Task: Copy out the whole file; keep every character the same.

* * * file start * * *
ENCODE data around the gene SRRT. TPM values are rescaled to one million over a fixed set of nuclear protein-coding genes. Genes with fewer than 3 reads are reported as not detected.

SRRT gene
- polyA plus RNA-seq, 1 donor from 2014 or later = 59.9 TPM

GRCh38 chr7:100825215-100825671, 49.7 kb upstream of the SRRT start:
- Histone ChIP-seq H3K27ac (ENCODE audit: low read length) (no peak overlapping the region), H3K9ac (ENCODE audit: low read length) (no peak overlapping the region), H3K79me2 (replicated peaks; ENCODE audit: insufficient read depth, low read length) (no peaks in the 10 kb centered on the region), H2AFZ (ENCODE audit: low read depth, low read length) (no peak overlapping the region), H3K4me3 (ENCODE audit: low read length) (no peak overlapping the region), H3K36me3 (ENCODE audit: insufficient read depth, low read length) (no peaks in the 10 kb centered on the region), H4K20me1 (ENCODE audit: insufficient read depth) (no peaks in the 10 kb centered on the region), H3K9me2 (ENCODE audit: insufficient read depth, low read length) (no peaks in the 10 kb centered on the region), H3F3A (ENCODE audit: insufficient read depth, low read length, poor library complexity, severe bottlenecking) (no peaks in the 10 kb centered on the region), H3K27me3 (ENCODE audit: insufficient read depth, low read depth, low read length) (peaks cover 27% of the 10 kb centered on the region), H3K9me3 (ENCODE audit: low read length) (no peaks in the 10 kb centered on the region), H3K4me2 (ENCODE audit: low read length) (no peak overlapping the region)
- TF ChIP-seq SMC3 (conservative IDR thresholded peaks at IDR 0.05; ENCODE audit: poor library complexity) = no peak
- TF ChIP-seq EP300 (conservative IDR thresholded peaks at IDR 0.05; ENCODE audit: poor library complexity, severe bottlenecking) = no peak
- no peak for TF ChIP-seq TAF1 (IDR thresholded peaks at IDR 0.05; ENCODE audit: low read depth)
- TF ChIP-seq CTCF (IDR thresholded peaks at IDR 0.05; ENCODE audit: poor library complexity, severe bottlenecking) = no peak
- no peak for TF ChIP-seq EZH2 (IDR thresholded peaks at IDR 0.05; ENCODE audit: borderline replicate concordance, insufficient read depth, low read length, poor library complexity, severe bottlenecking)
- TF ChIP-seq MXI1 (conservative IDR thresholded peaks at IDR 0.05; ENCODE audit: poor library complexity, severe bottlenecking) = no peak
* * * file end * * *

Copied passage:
ENCODE data around the gene SRRT. TPM values are rescaled to one million over a fixed set of nuclear protein-coding genes. Genes with fewer than 3 reads are reported as not detected.

SRRT gene
- polyA plus RNA-seq, 1 donor from 2014 or later = 59.9 TPM

GRCh38 chr7:100825215-100825671, 49.7 kb upstream of the SRRT start:
- Histone ChIP-seq H3K27ac (ENCODE audit: low read length) (no peak overlapping the region), H3K9ac (ENCODE audit: low read length) (no peak overlapping the region), H3K79me2 (replicated peaks; ENCODE audit: insufficient read depth, low read length) (no peaks in the 10 kb centered on the region), H2AFZ (ENCODE audit: low read depth, low read length) (no peak overlapping the region), H3K4me3 (ENCODE audit: low read length) (no peak overlapping the region), H3K36me3 (ENCODE audit: insufficient read depth, low read length) (no peaks in the 10 kb centered on the region), H4K20me1 (ENCODE audit: insufficient read depth) (no peaks in the 10 kb centered on the region), H3K9me2 (ENCODE audit: insufficient read depth, low read length) (no peaks in the 10 kb centered on the region), H3F3A (ENCODE audit: insufficient read depth, low read length, poor library complexity, severe bottlenecking) (no peaks in the 10 kb centered on the region), H3K27me3 (ENCODE audit: insufficient read depth, low read depth, low read length) (peaks cover 27% of the 10 kb centered on the region), H3K9me3 (ENCODE audit: low read length) (no peaks in the 10 kb centered on the region), H3K4me2 (ENCODE audit: low read length) (no peak overlapping the region)
- TF ChIP-seq SMC3 (conservative IDR thresholded peaks at IDR 0.05; ENCODE audit: poor library complexity) = no peak
- TF ChIP-seq EP300 (conservative IDR thresholded peaks at IDR 0.05; ENCODE audit: poor library complexity, severe bottlenecking) = no peak
- no peak for TF ChIP-seq TAF1 (IDR thresholded peaks at IDR 0.05; ENCODE audit: low read depth)
- TF ChIP-seq CTCF (IDR thresholded peaks at IDR 0.05; ENCODE audit: poor library complexity, severe bottlenecking) = no peak
- no peak for TF ChIP-seq EZH2 (IDR thresholded peaks at IDR 0.05; ENCODE audit: borderline replicate concordance, insufficient read depth, low read length, poor library complexity, severe bottlenecking)
- TF ChIP-seq MXI1 (conservative IDR thresholded peaks at IDR 0.05; ENCODE audit: poor library complexity, severe bottlenecking) = no peak